Smile for the Camera: Privacy and Policy Implications of Emotion AI
12 Pages Posted: 31 Mar 2017 Last revised: 16 Aug 2017
Date Written: March 30, 2017
We are biologically programmed to publicly display emotions as social cues and involuntary physiological reflexes: grimaces of disgust alert others to poisonous food, pursed lips and furrowed brows warn of mounting aggression, and spontaneous smiles relay our joy and friendship. Though designed to be public under evolutionary pressure, these signals were only seen within a few feet of our compatriots — purposefully fleeting, fuzzy in definition, and rooted within the immediate and proximate social context.
The introduction of artificial intelligence (AI) on visual images for emotional analysis obliterates the natural subjectivity and contextual dependence of our facial displays. This technology may be easily deployed in numerous contexts by diverse actors for purposes ranging from nefarious to socially assistive — like proposed autism therapies. Emotion AI places itself as an algorithmic lens on our digital artifacts and real-time interactions, creating the illusion of a new, objective class of data: our emotional and mental states. Building upon a rich network of existing public photographs — as well as fresh feeds from surveillance footage or smart phone cameras — these emotion algorithms require no additional infrastructure or improvements on image quality.
Privacy and security implications stemming from the collection of emotional surveillance are unprecedented — especially when taken alongside other signals including physiological biosignals (e.g., heartrate or body temperature). Emotion AI also presents new methods to manipulate individuals by targeting political propaganda or fish for passwords based on micro-reactions. The lack of transparency or notice on these practices makes public inquiry unlikely, if not impossible.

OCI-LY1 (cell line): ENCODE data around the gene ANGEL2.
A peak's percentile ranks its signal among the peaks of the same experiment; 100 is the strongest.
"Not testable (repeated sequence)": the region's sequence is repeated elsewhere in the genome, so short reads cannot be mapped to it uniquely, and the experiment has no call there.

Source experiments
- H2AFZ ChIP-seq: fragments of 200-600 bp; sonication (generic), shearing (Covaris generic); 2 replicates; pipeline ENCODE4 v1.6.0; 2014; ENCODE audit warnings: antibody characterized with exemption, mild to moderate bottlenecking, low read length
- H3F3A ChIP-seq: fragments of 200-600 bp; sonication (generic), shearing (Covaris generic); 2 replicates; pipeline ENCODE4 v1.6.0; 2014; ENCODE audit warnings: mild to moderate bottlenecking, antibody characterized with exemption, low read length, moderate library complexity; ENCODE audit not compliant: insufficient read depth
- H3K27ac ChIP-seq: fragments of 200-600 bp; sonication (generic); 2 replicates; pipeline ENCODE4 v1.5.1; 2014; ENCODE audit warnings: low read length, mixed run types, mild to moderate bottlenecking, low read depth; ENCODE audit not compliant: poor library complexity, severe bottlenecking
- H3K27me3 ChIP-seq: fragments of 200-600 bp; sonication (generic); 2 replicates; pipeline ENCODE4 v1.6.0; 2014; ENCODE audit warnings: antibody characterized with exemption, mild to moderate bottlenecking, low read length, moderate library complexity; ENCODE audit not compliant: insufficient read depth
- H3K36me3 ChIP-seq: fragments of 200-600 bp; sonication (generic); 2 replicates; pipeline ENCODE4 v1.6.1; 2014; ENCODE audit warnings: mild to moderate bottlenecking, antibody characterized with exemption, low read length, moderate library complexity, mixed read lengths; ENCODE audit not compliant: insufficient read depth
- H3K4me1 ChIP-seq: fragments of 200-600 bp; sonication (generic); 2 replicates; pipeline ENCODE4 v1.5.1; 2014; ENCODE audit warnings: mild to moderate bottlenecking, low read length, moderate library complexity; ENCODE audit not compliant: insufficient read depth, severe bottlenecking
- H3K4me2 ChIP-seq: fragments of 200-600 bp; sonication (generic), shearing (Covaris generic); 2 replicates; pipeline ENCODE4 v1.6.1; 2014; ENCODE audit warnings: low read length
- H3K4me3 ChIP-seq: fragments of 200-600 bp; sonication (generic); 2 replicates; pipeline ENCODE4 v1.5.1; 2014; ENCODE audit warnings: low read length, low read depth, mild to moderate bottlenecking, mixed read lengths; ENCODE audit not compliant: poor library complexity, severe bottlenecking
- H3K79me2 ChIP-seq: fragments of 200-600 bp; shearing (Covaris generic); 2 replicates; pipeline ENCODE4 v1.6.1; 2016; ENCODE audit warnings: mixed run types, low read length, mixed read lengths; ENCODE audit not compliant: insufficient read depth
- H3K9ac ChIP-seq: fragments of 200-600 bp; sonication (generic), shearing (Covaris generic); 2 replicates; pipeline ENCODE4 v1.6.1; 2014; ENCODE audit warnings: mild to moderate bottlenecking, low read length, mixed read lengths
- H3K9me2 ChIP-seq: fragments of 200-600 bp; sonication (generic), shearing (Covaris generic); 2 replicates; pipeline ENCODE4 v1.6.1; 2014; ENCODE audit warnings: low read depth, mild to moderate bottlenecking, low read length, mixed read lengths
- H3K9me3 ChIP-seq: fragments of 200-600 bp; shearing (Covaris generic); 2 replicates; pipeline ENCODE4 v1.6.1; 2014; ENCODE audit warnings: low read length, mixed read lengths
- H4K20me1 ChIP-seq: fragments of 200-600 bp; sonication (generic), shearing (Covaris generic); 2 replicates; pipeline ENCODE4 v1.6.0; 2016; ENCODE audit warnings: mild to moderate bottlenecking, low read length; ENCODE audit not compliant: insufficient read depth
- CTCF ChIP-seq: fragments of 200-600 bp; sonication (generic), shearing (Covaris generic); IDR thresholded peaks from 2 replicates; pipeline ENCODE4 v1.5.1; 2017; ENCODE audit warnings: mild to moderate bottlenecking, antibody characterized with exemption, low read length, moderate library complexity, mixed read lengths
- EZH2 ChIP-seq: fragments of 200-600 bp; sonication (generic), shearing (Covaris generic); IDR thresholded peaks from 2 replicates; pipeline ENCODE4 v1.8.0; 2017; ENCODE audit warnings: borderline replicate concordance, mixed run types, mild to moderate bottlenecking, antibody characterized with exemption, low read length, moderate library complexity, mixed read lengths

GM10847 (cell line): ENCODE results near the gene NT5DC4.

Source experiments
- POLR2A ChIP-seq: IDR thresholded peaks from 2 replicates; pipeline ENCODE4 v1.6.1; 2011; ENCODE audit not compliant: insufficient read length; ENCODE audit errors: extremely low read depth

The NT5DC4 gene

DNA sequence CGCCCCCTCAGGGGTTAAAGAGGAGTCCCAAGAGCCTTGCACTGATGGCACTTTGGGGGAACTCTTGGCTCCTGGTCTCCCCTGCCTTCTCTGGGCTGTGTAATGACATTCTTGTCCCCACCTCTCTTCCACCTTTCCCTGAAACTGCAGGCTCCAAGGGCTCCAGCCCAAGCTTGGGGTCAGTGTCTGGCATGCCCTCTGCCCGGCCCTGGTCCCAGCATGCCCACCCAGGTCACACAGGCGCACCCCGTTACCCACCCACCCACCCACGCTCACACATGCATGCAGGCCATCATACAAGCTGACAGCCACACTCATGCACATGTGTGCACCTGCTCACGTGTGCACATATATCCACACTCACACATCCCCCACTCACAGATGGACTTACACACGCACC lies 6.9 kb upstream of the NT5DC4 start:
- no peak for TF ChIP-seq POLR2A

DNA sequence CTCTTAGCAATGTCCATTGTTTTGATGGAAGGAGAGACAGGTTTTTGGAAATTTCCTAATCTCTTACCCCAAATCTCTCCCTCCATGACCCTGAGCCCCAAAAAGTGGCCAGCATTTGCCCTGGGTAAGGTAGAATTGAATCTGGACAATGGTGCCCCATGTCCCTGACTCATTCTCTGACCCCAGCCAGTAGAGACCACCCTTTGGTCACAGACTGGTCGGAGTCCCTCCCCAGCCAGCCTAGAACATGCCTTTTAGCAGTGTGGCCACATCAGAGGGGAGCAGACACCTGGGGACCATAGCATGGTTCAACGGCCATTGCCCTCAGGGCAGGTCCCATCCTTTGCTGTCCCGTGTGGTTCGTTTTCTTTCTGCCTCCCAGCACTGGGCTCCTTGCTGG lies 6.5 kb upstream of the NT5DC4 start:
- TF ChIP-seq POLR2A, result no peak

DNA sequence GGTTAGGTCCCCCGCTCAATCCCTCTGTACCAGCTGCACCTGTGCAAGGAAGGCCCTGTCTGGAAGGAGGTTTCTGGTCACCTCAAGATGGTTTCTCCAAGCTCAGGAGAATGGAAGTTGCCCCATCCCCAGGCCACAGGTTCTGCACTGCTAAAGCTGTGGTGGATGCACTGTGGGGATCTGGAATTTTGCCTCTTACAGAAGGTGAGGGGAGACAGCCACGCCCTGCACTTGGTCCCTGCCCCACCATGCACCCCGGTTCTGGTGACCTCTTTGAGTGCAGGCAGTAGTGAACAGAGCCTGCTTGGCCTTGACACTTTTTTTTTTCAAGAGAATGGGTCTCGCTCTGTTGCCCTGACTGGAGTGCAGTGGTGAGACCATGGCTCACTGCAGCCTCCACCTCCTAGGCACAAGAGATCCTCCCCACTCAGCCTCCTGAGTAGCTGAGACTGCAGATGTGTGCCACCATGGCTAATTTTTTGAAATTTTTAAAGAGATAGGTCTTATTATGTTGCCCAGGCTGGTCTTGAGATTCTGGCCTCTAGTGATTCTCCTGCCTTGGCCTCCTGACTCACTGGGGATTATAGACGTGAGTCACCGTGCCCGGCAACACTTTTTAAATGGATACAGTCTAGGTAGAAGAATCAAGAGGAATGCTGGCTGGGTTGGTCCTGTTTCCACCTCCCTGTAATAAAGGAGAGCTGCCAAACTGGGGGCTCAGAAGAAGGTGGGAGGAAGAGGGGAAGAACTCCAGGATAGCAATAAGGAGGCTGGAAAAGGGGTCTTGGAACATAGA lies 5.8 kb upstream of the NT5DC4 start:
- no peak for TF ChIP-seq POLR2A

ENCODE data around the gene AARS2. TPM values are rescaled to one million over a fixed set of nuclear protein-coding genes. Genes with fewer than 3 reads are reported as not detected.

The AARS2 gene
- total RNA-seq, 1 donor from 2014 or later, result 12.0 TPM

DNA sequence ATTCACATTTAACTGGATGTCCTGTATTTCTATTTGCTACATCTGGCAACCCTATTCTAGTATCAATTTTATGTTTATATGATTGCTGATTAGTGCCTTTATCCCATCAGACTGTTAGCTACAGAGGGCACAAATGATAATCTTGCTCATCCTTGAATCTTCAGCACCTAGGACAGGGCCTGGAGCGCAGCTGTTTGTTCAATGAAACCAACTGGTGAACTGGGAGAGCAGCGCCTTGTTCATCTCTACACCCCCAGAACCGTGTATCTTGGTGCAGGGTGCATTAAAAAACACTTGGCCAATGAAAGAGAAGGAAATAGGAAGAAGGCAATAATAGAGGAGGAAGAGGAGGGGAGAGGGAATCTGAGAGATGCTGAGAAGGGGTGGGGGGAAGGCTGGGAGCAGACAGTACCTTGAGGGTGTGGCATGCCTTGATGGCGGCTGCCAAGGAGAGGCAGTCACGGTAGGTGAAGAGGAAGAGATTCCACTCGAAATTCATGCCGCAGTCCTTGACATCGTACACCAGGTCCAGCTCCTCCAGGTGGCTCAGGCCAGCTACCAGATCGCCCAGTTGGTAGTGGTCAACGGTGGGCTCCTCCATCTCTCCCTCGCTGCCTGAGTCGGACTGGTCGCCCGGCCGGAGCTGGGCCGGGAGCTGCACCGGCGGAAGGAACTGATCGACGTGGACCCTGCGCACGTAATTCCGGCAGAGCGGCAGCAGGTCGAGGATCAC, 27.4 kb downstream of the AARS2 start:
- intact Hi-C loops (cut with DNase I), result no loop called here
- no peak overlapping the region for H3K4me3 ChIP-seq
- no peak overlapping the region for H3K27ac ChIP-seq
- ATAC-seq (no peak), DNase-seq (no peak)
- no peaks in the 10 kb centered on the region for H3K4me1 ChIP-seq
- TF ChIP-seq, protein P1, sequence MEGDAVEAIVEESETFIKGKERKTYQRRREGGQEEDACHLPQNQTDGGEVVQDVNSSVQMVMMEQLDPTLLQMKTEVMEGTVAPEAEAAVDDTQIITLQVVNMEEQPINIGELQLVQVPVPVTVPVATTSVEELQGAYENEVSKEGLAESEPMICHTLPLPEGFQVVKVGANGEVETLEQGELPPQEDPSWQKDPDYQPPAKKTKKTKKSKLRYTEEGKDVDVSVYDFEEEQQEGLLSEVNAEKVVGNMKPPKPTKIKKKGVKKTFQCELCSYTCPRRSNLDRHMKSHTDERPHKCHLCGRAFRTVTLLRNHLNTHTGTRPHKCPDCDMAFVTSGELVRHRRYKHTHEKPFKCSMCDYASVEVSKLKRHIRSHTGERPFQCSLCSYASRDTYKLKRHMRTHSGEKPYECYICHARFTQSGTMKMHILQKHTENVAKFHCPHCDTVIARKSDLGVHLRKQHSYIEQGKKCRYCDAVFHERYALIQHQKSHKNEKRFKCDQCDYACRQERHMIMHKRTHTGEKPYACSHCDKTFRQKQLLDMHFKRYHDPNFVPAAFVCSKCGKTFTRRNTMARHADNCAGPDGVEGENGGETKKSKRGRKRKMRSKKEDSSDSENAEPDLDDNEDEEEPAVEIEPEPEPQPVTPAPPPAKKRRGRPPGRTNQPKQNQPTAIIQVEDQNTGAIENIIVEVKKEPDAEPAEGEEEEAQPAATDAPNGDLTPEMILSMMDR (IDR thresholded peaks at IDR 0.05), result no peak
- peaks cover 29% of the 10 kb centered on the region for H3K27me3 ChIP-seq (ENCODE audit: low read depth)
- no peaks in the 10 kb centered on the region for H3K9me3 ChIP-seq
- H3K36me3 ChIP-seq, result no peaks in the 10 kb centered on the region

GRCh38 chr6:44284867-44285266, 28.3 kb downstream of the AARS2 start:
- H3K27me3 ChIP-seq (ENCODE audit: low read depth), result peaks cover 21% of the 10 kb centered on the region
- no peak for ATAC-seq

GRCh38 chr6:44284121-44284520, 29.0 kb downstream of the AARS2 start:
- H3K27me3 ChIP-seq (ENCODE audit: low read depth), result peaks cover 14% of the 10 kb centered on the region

In order to examine the potential policy and legal remedies for emotion AI as an emerging technology, we first establish a framework of actors, collection motivations, time scales, and space considerations that differentiates emotion AI from other algorithmic lenses. Each of these elements influences available policy remedies, and should shape continuing discussions on the antecedent conditions that make emotional AI acceptable or not in particular contexts.
Emotion analysis has great potential to add on to existing digital infrastructure with ease and result in a variety of benefits and risks. Based on our framework of unique elements, we examine potential available policy remedies to prevent or remediate harm. Specifically, our paper looks toward the regulatory role of the Federal Trade Commission in the US, gaps in the EU’s General Data Protection Regulation (GDPR) allowing for emotion data collection, and precedent set by polygraph technologies in evidentiary and use restrictions set by law. We also examine the way social norms and adaptations could grow to also modulate broader use. Given the challenges in controlling the flow of these data, we call for further research and attention as emotion AI technology remains poised for adoption.
Keywords: privacy; artificial intelligence; technology policy
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